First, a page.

The proverbial waters are muddied by the fact that both power generation and transmission are within the province’s jurisdiction while local hydro distribution and development approvals are municipal responsibilities. What has always struck me as most ironic is that the town demands that developers have all of their municipal infrastructure (i.e. water, roads, sewers etc.) needs addressed before building permits are issued and yet power is just assumed to be available.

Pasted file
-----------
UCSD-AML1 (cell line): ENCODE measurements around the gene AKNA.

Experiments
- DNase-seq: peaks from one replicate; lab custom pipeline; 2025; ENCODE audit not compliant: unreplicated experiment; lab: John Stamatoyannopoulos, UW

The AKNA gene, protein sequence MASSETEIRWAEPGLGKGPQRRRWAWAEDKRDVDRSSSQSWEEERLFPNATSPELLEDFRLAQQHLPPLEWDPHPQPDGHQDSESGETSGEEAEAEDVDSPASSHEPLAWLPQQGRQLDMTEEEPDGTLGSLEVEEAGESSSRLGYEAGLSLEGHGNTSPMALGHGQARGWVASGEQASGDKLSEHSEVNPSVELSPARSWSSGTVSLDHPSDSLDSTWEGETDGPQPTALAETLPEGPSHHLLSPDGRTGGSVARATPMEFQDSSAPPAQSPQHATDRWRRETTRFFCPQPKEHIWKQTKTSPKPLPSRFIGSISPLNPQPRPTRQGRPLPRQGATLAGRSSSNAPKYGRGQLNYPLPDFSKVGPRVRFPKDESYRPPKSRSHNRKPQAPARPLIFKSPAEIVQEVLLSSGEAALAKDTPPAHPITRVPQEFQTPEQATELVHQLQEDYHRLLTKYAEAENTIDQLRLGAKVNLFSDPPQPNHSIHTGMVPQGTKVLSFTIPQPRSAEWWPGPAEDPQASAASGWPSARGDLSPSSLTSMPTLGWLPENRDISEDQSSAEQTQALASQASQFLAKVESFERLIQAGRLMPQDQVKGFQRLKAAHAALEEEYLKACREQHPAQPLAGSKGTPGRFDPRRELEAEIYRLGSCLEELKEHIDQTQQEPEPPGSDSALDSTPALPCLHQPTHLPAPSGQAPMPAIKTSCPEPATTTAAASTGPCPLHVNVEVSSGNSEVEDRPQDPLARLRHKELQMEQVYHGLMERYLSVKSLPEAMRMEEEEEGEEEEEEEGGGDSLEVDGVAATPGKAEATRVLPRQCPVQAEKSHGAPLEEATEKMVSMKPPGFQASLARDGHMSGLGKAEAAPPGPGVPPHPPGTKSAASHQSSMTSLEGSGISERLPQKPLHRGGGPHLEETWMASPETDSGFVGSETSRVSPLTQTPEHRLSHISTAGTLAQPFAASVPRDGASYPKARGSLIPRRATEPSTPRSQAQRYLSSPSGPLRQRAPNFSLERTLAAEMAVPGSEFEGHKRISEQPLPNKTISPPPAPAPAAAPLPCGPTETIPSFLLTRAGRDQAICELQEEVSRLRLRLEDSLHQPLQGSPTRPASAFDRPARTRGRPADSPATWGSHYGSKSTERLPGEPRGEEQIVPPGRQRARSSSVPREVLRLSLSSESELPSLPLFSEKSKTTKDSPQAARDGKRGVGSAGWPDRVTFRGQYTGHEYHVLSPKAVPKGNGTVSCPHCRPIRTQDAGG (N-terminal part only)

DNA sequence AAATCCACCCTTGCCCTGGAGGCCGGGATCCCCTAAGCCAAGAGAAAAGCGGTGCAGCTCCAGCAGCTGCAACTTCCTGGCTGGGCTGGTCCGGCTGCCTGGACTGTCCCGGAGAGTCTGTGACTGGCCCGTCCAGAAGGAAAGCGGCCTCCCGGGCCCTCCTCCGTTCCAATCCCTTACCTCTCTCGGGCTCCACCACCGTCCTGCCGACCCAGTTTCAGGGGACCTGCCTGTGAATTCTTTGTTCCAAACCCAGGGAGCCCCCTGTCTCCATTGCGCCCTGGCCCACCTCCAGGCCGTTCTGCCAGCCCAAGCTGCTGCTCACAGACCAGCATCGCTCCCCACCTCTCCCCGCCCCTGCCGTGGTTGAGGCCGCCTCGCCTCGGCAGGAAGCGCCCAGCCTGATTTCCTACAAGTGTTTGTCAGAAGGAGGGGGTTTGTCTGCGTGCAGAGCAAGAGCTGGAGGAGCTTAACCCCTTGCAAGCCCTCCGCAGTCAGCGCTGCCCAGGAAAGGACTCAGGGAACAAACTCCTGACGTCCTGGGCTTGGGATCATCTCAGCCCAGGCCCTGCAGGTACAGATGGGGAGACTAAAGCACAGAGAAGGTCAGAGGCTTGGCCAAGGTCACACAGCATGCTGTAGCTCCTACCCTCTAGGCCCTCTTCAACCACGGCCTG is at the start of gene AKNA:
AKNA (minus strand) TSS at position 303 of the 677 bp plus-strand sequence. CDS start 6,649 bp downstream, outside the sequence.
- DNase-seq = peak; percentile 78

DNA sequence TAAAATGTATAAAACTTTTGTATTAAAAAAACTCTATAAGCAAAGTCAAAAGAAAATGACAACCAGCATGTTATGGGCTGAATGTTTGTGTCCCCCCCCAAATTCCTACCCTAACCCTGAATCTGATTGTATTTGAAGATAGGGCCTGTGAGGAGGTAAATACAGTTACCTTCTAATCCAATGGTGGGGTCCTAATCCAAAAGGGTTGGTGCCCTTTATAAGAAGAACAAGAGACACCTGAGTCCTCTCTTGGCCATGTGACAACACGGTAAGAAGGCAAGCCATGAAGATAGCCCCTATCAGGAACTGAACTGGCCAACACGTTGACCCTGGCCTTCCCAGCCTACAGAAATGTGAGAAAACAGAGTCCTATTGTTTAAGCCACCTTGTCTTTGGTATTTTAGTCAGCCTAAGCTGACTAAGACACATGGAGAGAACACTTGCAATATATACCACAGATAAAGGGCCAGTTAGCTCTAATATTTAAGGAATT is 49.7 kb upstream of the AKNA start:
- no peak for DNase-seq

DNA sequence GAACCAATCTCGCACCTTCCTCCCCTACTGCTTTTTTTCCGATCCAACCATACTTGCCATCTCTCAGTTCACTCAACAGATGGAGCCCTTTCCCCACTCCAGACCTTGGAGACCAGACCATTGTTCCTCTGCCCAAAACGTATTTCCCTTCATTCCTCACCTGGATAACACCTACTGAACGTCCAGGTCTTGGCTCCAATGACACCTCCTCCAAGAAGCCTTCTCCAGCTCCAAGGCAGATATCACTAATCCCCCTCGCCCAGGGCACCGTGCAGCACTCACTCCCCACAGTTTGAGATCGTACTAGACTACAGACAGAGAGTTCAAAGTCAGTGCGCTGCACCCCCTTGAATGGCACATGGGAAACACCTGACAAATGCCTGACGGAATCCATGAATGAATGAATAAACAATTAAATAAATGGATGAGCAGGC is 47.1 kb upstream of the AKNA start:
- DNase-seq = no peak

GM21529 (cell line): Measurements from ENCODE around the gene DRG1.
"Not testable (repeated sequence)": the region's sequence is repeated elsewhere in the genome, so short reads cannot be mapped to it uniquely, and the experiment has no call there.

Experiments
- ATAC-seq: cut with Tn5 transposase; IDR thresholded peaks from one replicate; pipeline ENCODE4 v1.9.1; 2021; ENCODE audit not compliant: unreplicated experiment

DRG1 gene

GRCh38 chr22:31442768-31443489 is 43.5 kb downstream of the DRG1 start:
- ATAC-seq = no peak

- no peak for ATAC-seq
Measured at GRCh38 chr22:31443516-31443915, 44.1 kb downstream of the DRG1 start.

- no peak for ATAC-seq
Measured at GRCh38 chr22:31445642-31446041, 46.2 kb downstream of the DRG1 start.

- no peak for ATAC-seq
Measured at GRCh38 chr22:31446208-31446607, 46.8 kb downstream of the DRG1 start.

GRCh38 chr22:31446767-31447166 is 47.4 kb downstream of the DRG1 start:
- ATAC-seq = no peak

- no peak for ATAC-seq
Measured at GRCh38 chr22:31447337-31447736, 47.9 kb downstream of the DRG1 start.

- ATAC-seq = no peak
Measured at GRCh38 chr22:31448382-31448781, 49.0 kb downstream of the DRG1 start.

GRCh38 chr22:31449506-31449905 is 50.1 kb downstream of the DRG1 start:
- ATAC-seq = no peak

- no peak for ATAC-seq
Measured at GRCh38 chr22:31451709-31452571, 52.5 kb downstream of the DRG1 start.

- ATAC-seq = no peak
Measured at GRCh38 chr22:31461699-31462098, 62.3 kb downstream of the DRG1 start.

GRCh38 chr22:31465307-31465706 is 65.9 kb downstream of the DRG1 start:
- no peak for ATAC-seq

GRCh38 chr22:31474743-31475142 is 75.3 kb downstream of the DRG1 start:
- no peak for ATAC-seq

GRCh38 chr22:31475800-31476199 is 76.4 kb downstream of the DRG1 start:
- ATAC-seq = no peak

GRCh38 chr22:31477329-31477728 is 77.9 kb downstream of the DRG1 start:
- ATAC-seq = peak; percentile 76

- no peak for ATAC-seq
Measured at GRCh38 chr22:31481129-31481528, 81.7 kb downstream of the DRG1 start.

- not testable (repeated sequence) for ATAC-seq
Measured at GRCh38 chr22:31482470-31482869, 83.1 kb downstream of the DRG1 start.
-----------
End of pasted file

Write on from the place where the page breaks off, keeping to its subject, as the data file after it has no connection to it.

The power supply concerns we continue to face in 2010 were first identified in 2002 by the local power distribution companies and how much development do you think has been approved since then ? In fact we were told in 2004 that we had no time to consider all possible alternatives because the power supply situation was so dire and urgent that the proposed transmission solution had to be forced through ASAP when it was the respective municipal council’s never ending pursuit of growth that caused the problem in the first place ! It was the municipal level of government that did not plan ahead or deal with our infrastructure needs proactively or comprehensively in co-operation with the power authorities and the province, despite the fact that the Mayor sat on the board of the hydro distribution company (Aurora Hydro). It was Aurora Hydro and Newmarket Hydro (municipal entities) that were calling for the urgent solution while their respective councils did little to address the underlying issues. There is a clear and apparent disconnect when the municipality is screaming that we are in danger of brown-outs and black-outs while they approve more and more development and while both power conservation and smart growth planning is not taken as seriously as they should be.